The rich academic environment within Vancouver Coastal Health and the Provincial Health Services Authority continues to be a key enabler in the success of the MD undergraduate program. But with the expansion and distribution of medical education facilities, a long history of synergy with other health authorities across the province has been enriched.
The ripple effect of medical education on B.C.’s healthcare system
Through teaching and technology, hospitals and clinics across B.C. are now connected to medical education, providing access to the latest research as well as professional development opportunities that can be accessed online — eliminating travel time and distance. Inquisitive learners keep doctors and health professionals on their toes, contributing to a culture of teaching and learning that is infectious.
Charles Jago, who left the UNBC presidency post in 2009, after a second term, is now chair of the Board of Directors of Northern Health. In this role, Jago has gained new perspective on how medical education impacts the healthcare system.
“It raises the whole level, the whole quality, of medical practice in a community. You can see that now, the regional hospital of Prince George is now the University Hospital of Northern B.C. It’s a major training centre, and we’re building a learning and development centre as part of that with UBC, not only for physicians, nurses and others in training, but also staff for upgrading. And also the focus on rural research being able to translate research outcomes into practice change — all of those things become possible,” says Jago. “They might have been things we just talked about 10 years ago, but now we can realize these. It’s had a tremendous impact on Northern Health and the medical community here.”
Teaching also helps recruit new doctors, and by creating clusters of health education, research and care, it provides momentum to bring other health care resources to communities where the need is great. One such example is the BC Cancer Agency Centre for the North.
“If we didn’t have the Northern Medical Program, if we didn’t have the academic environment, would the Cancer Centre have been built here and developed the way it has? I think it is another one of these examples, that if when you do something it then allows people to believe that this is a place to build another successful thing,” says Snadden. “The way that it has been put together, and its distribution around northern B.C., and its links to the BC Cancer Agency have been so important for the people here. So success builds success.”
The distributed system and network has allowed other health professional programs to introduce initiatives, like UBC’s Physical Therapy Northern and Rural Cohort and Midwifery Island Cohort, which train students outside of Vancouver.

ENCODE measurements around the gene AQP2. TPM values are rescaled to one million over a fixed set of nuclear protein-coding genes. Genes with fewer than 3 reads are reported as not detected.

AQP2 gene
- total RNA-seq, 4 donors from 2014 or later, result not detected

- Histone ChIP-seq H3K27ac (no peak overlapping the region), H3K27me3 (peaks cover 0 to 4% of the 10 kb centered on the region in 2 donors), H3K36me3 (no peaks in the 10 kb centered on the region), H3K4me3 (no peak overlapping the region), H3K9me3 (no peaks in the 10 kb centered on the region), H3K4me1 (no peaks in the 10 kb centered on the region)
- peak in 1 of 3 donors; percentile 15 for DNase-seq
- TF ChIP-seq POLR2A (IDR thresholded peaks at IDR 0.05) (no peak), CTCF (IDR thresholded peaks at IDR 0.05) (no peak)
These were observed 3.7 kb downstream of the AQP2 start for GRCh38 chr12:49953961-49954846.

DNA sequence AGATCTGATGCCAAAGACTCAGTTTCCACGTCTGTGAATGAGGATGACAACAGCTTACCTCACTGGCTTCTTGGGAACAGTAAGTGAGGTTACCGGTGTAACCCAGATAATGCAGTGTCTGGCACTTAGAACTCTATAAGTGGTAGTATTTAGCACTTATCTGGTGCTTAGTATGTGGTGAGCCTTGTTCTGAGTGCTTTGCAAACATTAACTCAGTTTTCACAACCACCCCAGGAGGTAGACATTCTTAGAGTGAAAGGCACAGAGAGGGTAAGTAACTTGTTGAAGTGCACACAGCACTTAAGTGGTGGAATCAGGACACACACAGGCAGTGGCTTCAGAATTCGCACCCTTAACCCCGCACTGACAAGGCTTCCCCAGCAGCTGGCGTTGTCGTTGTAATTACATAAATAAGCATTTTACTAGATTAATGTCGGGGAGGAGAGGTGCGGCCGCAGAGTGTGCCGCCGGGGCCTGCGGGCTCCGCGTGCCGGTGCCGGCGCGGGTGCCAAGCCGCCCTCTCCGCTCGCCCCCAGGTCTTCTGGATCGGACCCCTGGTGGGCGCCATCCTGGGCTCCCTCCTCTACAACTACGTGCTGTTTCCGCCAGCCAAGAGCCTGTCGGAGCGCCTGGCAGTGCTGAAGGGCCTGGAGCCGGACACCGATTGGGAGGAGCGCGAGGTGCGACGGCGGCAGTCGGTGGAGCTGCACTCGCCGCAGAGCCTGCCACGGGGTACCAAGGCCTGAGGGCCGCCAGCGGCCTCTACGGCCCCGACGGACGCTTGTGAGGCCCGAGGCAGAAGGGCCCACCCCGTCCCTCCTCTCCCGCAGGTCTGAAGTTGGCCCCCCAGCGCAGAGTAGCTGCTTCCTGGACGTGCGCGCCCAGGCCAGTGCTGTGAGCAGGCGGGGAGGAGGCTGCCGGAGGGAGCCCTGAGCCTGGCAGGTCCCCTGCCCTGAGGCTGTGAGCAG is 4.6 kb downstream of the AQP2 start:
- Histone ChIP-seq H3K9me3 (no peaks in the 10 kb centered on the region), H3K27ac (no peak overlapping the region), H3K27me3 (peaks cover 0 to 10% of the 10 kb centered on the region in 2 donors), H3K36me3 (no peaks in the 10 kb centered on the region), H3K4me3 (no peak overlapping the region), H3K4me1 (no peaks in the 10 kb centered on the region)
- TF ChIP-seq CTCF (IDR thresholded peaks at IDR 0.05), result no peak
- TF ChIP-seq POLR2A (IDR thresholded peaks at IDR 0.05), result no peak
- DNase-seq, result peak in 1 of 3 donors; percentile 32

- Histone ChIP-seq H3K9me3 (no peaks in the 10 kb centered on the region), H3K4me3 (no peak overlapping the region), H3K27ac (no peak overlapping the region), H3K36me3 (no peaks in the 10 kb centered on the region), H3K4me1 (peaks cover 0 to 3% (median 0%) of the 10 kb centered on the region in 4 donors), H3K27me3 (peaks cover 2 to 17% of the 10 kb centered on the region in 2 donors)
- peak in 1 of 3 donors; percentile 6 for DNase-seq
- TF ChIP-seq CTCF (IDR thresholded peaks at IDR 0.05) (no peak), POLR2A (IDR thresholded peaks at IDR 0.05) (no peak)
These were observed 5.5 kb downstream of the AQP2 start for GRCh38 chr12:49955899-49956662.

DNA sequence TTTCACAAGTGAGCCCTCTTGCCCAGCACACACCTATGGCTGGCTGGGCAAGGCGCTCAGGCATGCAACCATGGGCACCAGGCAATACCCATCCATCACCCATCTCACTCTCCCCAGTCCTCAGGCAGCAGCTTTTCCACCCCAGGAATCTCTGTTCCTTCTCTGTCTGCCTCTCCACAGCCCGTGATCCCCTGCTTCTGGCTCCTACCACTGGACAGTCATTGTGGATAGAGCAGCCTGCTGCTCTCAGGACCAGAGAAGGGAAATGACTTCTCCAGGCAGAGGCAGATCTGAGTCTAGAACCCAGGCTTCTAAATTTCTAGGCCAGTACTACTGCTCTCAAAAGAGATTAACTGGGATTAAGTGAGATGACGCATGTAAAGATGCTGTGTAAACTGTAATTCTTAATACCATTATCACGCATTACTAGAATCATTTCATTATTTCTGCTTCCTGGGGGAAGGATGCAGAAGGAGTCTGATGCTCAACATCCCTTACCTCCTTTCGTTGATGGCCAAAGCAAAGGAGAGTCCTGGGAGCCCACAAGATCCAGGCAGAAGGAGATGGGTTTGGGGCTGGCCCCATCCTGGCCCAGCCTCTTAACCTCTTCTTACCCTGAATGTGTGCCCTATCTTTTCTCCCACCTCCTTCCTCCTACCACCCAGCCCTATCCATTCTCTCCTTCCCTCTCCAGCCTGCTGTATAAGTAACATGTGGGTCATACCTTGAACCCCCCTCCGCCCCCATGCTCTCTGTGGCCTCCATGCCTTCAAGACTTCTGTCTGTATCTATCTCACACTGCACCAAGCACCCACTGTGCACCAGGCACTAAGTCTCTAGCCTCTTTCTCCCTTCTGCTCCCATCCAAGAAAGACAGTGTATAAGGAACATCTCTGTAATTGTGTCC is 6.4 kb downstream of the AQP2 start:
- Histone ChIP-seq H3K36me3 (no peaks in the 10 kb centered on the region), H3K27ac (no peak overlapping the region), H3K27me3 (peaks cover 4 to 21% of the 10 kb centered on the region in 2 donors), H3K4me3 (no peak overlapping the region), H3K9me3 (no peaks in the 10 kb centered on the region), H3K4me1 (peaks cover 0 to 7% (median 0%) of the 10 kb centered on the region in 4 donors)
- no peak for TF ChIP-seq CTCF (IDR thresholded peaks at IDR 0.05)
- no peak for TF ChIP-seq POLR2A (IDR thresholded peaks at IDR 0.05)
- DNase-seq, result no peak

A new landscape of medical education
Over the past decade, the UBC Faculty of Medicine’s approach to distributed community-based medical education, technology-enabled learning, and our commitment to social accountability has garnered the attention of medical educators across Canada, North America and the world.
“The setting up of regional campuses has become a model for other campuses and solving other maldistriubtion problems elsewhere in Canada,” says Bates. “I thought we were solving a local problem. It didn’t occur to me that we were innovating in a way where other people would say ‘oh, what an interesting way to try to solve some of these issues,’ and begin to do similar things.”
Though physician shortages remain throughout communities in B.C., and across Canada, there is hope for the immediate future. That hope is not just more doctors and better care, but opportunity for their children to become doctors and health professionals, opportunity for communities to have strong connections to medical education and health research, and opportunity to be a partner in training the next generation of health professionals for B.C. communities, Canada, and the world.
Alumni lead the next generation
In 1950, the UBC Faculty of Medicine opened its doors and welcomed 60 eager students. Today, over sixty years later, thousands of students and residents have passed through the Faculty’s doors and are making a tremendous impact at a local, national and international level. Some of our alumni have also returned to their medical beginnings, helping to maintain the continued success of the MD program by serving as leaders and educators of the next generation.
Read their full story